- Epidemiology and Aetiology
- Typical presentation
- What is Interstitial lung disease?
- Idiopathic Pulmonary Fibrosis / Cryptogenic Fibrosing Alveolitis
- Extrinsic Allergic Alveolitis
- Goodpasture’s Syndrome
- Idiopathic Pulmonary Haemosiderosis
- Related Articles
- Sarcoidosis tends to occur in younger adults, and can also affect any other organ system in the body, although in 90% of cases the lungs are involved
- Sarcoidosis has a more benign prognosis and in many cases, resolves by itself
- Pulmonary fibrosis tends to occur in older adults, and causes significant morbidity and mortality
Many patients are treated with steroids, although the evidence for their benefit is not strong, and, depending on the cause – many patients (mainly those with idiopathic pulmonary fibrosis) do not respond to treatment
Epidemiology and Aetiology
- Incidence of all ILDs combined is about 30 per 100 000
- Types of interstitial lung disease
- Idiopathic pulmonary fibrosis
- Poor prognosis – median survival 3-5 years. Typically older adults
- Usually good prognosis. Can affect younger adults
- Variable prognosis depending on the cause
- Drug induced ILD
- Amiodarone, methotrexate
- Hypersensitivity ILD
- Usually has a good prognosis if the allergen is avoided
- Idiopathic pulmonary fibrosis
- Often slowly progressive
- Occasionally may mimic an acute pneumonia
- Dry cough
- Progressive shortness of breath
- May have clubbing
- May have diffuse inspiratory crackles
- Wheeze, haemoptysis and chest pain are rare
- Restrictive respiratory pattern of spirometry
- Abnormal CXR
What is Interstitial lung disease?
- Scar tissue in the lungs.
- Decreased compliance giving a RESTRICTIVE pattern in pulmonary function tests. (Fev1/FVC ratio >80%).
- End stage is “honeycomb lung”, cystic spaces develop in fibrotic lungs.
- Localised (e.g following unresolved pneumonia)
- Bilateral (e.g. in TB)
- Widespread (e.g. in idiopathic pulmonary fibrosis or pneumoconiosis)
- Dry cough
- Dyspnoea (progressive)
- Digital clubbing
- Diffuse inspiratory crackles
Idiopathic Pulmonary Fibrosis / Cryptogenic Fibrosing Alveolitis
- Reduced chest expansion
- End inspiratory crackles
- Clubbing (2/3 patients)
- FBC (raised ESR), Rh factor (+ve 50% patients), ANA (30% +ve)
- Irregular, reticulo-nodular shadows, often in lower zones, sometimes called the reticulonodular pattern
- CXR is often normal
- Usually a “high resolution CT” (HRCT)
- Ground-glass opacification
- Lung Function Tests (spirometry)
- Restrictive Pattern
- Transbronchial or open lung biopsy to confirm histological diagnosis
- Assists in defining the type of ILD that is present
The exact management plan is very individualised for the patient. Some, all or none of the below measures may be used. For idiopathic pulmonary fibrosis, no treatment has been proven to prolong survival.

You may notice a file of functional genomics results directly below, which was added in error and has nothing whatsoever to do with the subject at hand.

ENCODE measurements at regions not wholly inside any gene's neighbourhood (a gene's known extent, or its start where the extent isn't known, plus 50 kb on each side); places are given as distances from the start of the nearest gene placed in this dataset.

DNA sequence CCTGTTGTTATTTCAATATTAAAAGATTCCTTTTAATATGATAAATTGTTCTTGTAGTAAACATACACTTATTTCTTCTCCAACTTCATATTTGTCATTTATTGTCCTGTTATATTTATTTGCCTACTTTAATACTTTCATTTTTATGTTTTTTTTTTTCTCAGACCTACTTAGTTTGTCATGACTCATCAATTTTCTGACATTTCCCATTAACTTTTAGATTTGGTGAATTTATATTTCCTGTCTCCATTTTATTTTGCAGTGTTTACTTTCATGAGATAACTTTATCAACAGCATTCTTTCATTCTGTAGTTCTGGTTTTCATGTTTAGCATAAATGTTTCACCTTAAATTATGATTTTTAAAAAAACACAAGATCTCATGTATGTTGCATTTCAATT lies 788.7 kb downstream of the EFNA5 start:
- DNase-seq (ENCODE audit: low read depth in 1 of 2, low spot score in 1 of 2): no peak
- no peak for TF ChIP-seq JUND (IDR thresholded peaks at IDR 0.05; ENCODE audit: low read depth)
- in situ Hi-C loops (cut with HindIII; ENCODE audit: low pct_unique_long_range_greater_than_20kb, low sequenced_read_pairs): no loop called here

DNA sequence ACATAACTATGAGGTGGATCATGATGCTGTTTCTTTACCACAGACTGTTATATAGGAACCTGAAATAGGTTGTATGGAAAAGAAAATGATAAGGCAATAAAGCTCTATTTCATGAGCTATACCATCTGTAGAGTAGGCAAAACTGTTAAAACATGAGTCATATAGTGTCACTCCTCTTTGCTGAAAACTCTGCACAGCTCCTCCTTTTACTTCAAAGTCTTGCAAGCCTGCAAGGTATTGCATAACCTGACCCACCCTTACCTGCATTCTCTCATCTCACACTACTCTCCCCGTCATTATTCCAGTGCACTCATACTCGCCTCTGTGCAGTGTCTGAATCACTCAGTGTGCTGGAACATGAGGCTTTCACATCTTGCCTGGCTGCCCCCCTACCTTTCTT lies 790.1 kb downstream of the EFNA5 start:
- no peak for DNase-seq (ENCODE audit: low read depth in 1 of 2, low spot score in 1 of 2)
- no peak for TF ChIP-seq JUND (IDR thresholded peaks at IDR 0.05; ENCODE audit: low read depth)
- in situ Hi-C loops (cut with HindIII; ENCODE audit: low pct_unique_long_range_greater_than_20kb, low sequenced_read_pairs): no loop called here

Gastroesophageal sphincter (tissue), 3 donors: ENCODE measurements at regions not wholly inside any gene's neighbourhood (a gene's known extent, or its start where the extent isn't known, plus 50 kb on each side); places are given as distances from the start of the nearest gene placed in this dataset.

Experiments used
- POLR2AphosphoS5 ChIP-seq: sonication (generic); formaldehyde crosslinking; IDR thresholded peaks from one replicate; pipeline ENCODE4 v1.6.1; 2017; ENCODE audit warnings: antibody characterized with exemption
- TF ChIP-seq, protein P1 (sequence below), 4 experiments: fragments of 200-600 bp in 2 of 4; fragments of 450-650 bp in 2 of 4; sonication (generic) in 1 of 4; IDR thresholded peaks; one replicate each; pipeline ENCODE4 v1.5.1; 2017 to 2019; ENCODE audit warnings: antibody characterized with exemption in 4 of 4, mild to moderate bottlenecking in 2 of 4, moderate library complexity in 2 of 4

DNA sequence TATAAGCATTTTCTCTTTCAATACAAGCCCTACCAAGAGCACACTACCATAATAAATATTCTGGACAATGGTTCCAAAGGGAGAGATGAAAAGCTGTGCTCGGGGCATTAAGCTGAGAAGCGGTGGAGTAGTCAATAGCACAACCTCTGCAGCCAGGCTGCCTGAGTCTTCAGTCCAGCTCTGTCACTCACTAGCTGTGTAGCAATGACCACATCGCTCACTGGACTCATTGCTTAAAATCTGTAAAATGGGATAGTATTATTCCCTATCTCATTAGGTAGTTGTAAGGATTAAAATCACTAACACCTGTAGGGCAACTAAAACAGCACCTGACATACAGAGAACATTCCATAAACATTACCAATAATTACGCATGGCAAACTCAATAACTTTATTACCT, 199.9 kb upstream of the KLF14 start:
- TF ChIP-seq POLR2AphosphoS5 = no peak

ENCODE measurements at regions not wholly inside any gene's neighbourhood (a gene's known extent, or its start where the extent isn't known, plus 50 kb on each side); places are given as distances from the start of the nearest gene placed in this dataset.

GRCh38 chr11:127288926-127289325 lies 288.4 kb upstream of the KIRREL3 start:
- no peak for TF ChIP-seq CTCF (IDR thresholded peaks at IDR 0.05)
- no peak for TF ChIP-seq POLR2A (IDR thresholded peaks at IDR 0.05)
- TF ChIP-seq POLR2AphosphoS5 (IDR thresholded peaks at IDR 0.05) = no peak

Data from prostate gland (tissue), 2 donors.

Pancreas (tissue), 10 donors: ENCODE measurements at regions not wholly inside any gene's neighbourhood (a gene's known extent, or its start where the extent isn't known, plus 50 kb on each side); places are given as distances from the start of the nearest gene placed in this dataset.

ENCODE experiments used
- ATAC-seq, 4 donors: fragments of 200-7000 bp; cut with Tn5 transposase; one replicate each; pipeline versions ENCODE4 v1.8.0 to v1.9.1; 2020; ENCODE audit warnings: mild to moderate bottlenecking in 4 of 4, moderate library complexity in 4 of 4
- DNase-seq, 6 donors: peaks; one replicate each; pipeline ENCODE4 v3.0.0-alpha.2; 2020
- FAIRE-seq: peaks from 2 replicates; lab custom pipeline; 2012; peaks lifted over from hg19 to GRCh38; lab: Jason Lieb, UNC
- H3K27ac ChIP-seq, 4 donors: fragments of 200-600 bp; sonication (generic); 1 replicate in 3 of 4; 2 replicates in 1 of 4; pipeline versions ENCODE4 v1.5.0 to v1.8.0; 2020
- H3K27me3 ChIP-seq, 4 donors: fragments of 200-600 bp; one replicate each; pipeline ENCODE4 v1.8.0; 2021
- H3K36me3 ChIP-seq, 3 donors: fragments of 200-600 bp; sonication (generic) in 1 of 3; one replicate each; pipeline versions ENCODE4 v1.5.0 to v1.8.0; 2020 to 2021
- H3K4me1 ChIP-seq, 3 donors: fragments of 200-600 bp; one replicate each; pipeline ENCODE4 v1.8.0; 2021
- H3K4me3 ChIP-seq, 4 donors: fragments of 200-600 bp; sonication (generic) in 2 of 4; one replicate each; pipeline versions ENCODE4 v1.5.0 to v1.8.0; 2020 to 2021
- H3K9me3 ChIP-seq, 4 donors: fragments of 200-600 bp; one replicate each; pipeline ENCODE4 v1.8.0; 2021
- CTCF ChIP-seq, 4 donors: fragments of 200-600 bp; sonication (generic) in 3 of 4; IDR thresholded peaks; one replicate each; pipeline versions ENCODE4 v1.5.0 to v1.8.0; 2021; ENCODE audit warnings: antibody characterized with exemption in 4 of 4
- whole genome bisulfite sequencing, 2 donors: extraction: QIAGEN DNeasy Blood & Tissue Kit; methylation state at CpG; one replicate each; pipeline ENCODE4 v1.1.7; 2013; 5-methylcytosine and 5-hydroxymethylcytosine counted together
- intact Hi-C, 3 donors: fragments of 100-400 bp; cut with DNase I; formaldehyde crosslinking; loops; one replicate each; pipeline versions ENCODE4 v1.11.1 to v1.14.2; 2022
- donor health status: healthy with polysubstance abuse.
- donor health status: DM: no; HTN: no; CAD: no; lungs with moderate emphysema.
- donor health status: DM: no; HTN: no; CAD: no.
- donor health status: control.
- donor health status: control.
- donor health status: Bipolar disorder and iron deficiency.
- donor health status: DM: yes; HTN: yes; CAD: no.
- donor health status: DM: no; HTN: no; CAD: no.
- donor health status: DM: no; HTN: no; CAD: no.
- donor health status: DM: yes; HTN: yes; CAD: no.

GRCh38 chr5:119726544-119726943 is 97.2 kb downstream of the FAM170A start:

- Early referral to a specialist centre for pulmonary rehabilitation is important
- Smoking cessation is extremely important for any smokers with ILDs
- A large proportion of patients do not respond well to corticosteroid treatment. High dose prednisolone for 6 weeks followed by a tapered dose is recommended in the Oxford Clinical Handbook.
- Evidence is lacking
- Treatment is often combined with azathioprine
- Combined immunosuppressive therapy can also be used including azathioprine and cyclophosphamide in conjunction with steroids.
Treat associated disorders
- Should be considered in suitable candidates
- Sarcoidosis – treatment only indicated if disease is progressive and / or has significant symptoms
- Prednisolone – 0.5mg/Kg/day is usually the recommended treatment, for one month, and then weaning to the lowest effective dose, reviewed every 6-12 months
- Connective tissues diseases – treat the underling disorder. Often a similar prednisolone regimen to that recommended for sarcoidosis
- Hypersensitivity pneumonitis – avoidance of the antigen is the primary treatment. Prednisolone may be used if there is severe or progressive disease
Pneumoconiosis is covered in more detail in its own article.
Coal worker’s Pneumoconiosis
- Simple Pneumoconiosis– Usually asymptomatic, but can have co-existent bronchitis. Diagnosis is made from CXR on finding small, round opacities in the upper zones. Avoidance of exposure to further dust can stop it from progressing. Patients are entitled to claim compensation via the Industrial Injuries Act.
- Progressive Massive Fibrosis– Can occur on top of simple CWP. Large, round fibrotic nodules >10mm seen on CXR, usually upper zones. Nodules can become infected by tuberculosis. The associated emphysema is severe. Cough, dyspnoea and production of black sputum may be present (sputum black due to ruptured, cavitating lesions, hence the name “the black lung”). This can progress despite cessation of exposure to dust, there is no specific treatment. Patients will eventually develop pulmonary hypertension and cor pulmonale.
Extrinsic Allergic Alveolitis
- Mouldy hay (Farmer’s lung)
- Bird Faeces (bird fancier/pigeon fancier’s lung)
- Cotton fibres (bysinossis)
- Sugar cane fibres (bagassosis)
Idiopathic Pulmonary Haemosiderosis
- Interstitial lung disease - a diagnostic approach - RACGP
- Murtagh’s General Practice. 6th Ed. (2015) John Murtagh, Jill Rosenblatt
- Oxford Handbook of General Practice. 3rd Ed. (2010) Simon, C., Everitt, H., van Drop, F.
- Beers, MH., Porter RS., Jones, TV., Kaplan JL., Berkwits, M. The Merck Manual of Diagnosis and Therapy